‘Revolutionary Marxist militants, nuclei, currents and organisations must pose the problem of the construction of anti-capitalist, revolutionary political formations, with the perspective of establishing a new independent political representation of the working class…’

It is hard to see this as other than as a description of a revolutionary party, not a broad left formation. Whilst we should be fully in favour of revolutionary recomposition and regroupment we should not conflate it with building a broad party of the left, either on the lines of Syriza or the RGA in Demark.

I didn’t agree with this approach to the building of broad parties when it was taken at the World Congress and I don’t agree with it now. Nor do I agree with the Bureau’s conclusion regarding the balance sheet of all this. In fact I think that the balance sheet shows the reverse: i.e. that the heavy stress on the anti-capitalist character of such parties (and with scant regard to left parties of a different character) has been a mistake and has led to ambiguities in regard to broad parties of other political characterisations.

At the World Congress I presented a set of amendments from SR to the “Role and Tasks of the FI” text to the effect that we should build broad parties to the left of social democracy which are of a political character appropriate to the political realities. This might mean an anti-capitalist party but it might not. It might mean building a left reformist party or a left party short of being anti-capitalist in character.

There were three strands to the debate on this at the World Congress:

 The first was the majority position as mentioned above; which not only called for anti-capitalist parties but blurred the distinction between broad parties and the FI and its sections: i.e. it was ambiguous as to whether such parties were seen as a model for a new ‘broader’ international.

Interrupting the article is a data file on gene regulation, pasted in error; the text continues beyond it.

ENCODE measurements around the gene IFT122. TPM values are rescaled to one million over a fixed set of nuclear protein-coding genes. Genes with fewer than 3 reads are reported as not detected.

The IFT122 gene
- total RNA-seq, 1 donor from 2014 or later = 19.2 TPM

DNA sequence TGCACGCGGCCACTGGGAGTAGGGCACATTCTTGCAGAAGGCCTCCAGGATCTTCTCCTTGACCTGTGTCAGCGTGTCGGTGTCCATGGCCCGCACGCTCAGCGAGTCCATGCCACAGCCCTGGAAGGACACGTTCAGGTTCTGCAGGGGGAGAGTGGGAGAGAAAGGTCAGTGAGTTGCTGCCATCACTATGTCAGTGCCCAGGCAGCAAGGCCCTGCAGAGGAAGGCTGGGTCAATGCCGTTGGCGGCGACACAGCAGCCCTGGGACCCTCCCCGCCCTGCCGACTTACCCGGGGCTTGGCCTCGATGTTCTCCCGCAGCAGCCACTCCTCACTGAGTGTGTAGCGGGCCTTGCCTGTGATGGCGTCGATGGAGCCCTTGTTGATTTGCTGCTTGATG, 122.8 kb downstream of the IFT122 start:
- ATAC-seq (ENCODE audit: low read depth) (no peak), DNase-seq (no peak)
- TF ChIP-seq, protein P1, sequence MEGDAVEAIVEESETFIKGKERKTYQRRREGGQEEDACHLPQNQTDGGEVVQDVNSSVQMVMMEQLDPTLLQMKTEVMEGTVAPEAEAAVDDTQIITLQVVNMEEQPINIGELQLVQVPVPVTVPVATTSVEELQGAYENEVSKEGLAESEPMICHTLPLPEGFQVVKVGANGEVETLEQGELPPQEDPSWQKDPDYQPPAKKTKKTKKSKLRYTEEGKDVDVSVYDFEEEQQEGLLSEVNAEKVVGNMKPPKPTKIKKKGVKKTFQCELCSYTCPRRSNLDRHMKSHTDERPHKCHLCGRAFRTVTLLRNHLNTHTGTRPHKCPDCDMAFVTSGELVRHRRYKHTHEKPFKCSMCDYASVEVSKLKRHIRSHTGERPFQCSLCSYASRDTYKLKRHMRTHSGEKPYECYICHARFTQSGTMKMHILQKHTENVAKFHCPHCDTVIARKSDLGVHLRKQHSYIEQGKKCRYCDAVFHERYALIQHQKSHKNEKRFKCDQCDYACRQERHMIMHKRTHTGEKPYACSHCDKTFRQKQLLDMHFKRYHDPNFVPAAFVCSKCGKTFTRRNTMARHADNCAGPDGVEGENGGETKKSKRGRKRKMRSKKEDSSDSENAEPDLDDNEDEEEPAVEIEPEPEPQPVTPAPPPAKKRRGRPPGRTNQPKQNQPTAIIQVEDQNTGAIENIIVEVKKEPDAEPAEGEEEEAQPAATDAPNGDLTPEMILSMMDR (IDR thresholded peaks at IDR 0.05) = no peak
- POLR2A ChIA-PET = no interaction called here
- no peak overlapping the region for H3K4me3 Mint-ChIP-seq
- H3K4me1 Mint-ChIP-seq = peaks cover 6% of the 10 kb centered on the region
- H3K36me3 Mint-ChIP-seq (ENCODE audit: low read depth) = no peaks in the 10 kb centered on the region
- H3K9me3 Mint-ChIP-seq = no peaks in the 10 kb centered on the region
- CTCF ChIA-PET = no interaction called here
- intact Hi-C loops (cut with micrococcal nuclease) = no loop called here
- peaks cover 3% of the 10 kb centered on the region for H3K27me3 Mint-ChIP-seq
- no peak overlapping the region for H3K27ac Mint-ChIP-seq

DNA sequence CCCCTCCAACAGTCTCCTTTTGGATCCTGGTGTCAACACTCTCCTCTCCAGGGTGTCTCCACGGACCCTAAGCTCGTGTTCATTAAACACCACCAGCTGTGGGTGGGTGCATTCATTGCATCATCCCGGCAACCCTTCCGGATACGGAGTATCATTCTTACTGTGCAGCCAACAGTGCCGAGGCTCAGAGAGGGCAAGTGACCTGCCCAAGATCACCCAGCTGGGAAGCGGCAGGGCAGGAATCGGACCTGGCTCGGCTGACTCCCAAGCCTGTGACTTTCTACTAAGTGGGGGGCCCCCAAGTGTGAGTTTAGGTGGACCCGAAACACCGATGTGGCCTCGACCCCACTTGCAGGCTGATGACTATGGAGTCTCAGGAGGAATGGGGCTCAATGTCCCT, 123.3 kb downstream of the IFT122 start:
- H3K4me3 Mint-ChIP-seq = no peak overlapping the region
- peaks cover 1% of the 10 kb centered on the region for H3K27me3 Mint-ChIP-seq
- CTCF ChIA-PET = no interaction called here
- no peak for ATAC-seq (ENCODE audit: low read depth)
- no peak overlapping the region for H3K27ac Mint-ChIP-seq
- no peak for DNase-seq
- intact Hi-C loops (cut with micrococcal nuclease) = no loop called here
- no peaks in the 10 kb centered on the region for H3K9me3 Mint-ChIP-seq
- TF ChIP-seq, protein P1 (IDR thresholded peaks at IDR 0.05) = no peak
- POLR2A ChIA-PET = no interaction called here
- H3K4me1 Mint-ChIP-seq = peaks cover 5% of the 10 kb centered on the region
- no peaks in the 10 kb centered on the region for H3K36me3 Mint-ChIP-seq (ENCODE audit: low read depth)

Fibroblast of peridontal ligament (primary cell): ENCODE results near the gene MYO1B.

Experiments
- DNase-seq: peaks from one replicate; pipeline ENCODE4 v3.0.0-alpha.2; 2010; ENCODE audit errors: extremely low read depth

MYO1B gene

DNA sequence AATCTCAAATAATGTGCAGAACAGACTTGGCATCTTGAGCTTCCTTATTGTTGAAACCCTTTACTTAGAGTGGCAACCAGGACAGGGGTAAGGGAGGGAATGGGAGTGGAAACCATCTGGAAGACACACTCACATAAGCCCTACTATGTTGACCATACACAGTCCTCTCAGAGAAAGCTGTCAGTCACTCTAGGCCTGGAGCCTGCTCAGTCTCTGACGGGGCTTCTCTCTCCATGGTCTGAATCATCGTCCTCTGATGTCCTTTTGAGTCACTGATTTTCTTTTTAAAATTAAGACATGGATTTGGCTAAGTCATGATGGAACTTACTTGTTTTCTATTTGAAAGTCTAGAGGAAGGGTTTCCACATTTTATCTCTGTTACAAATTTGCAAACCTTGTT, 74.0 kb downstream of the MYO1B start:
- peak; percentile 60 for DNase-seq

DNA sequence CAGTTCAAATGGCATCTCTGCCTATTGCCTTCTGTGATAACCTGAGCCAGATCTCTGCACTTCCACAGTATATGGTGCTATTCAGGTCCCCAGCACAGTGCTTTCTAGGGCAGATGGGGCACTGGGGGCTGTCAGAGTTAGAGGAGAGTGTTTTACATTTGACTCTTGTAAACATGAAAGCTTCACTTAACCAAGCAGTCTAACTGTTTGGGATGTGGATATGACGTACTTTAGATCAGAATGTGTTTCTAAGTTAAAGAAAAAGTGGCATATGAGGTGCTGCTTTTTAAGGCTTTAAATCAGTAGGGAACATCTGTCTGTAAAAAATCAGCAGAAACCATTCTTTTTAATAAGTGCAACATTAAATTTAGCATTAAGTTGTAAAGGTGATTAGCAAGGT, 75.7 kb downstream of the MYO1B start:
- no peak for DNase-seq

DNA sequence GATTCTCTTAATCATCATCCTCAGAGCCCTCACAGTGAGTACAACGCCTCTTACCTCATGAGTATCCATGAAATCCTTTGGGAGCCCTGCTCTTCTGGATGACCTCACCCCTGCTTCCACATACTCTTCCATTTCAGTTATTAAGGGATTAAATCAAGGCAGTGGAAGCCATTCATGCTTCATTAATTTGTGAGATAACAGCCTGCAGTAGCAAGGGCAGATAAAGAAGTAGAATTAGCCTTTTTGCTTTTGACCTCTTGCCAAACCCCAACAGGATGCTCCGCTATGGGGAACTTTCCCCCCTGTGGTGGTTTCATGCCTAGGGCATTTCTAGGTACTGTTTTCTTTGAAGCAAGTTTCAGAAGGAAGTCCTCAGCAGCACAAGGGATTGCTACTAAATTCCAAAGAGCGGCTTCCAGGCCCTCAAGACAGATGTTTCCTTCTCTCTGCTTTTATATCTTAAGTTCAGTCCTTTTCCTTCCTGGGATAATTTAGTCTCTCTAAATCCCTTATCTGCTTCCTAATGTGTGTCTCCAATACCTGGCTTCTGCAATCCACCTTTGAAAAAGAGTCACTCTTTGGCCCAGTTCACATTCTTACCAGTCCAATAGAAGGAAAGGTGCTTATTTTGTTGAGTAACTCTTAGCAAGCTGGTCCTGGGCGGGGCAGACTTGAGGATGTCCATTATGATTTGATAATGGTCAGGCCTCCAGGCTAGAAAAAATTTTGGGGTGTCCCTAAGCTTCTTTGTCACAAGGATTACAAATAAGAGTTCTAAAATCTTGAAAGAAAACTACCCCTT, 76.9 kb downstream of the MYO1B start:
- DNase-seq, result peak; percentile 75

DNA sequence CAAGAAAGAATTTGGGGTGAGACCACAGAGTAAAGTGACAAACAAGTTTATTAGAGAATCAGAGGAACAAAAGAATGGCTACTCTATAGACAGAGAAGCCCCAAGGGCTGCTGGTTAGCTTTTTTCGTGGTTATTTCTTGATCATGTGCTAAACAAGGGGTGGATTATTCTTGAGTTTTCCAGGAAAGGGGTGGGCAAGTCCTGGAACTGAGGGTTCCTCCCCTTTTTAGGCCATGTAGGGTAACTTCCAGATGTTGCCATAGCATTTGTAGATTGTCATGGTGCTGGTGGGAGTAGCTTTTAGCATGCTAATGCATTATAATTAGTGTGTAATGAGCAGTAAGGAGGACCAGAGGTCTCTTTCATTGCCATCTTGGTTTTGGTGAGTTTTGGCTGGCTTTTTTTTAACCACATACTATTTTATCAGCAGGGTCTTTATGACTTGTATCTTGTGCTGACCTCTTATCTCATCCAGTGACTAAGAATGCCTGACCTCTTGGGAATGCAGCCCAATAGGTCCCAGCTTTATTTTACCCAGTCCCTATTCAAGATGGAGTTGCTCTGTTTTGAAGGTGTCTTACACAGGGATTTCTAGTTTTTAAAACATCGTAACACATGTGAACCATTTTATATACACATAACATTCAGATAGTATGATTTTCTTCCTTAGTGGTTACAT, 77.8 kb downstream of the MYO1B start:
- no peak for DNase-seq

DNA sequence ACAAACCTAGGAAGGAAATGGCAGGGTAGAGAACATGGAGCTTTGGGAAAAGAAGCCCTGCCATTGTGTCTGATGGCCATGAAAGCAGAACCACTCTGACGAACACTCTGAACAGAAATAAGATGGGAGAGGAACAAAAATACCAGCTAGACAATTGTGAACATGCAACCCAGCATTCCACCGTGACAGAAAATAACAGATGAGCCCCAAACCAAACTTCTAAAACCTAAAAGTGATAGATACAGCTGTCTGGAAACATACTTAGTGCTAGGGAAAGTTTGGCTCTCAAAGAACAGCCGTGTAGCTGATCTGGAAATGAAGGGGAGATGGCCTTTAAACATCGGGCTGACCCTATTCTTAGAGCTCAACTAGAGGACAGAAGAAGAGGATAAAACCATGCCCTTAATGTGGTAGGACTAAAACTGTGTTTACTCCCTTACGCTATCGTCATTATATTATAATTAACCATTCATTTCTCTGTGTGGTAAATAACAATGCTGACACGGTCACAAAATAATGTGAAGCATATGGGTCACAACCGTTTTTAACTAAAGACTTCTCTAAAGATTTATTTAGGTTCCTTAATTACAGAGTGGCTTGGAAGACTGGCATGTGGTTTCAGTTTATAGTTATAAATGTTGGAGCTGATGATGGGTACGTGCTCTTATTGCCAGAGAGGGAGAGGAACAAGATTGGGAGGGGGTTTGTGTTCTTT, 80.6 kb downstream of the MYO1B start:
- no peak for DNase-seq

The second position was that of SR, which called for building parties to the left of social democracy with their political character determined by the national political situations – anti-capitalist if possible otherwise radical left, left reformist, or parties based on the unions. This approach saw the emergence of such left-wing parties as important, whatever their precise political character, providing there were open and democratic organisations and useful to the workers movement and the struggle against austerity.

 The third was those (reflected in the SA US text today) who, whilst saying that they are not opposed, in principle, to participation in broad parties, denounce every practical example and use every problem of the past against further involvement in such parties.

I voted against the “Role and Tasks of the FI” text mainly because of the undue stress it placed on building anti-capitalist parties. The implication of this was that left parties of any other political character, left reformist, or radical left, for example, were either problematic or of little consequence. In fact the text had nothing to say about such parties. Even Die Linke, the most important party to emerge to the left of Social Democracy in the period before the Congress, was not mentioned in the text, presumably because it did not fit the script.

This appeared to change to some extent in the Bureau discussion on the text we have today when it was said that: “of course we are in favour of joining Die Linke, but it is not the kind of party we would want to build”. But why would not want to build it if to do so would advance the struggle of the workers’ movement in Germany? This would make no sense. It is true that it is not the kind of party we would want it to end up being, but that is a different matter altogether. This, however, raises the issue of how we would work inside it and how we would seek to shape it.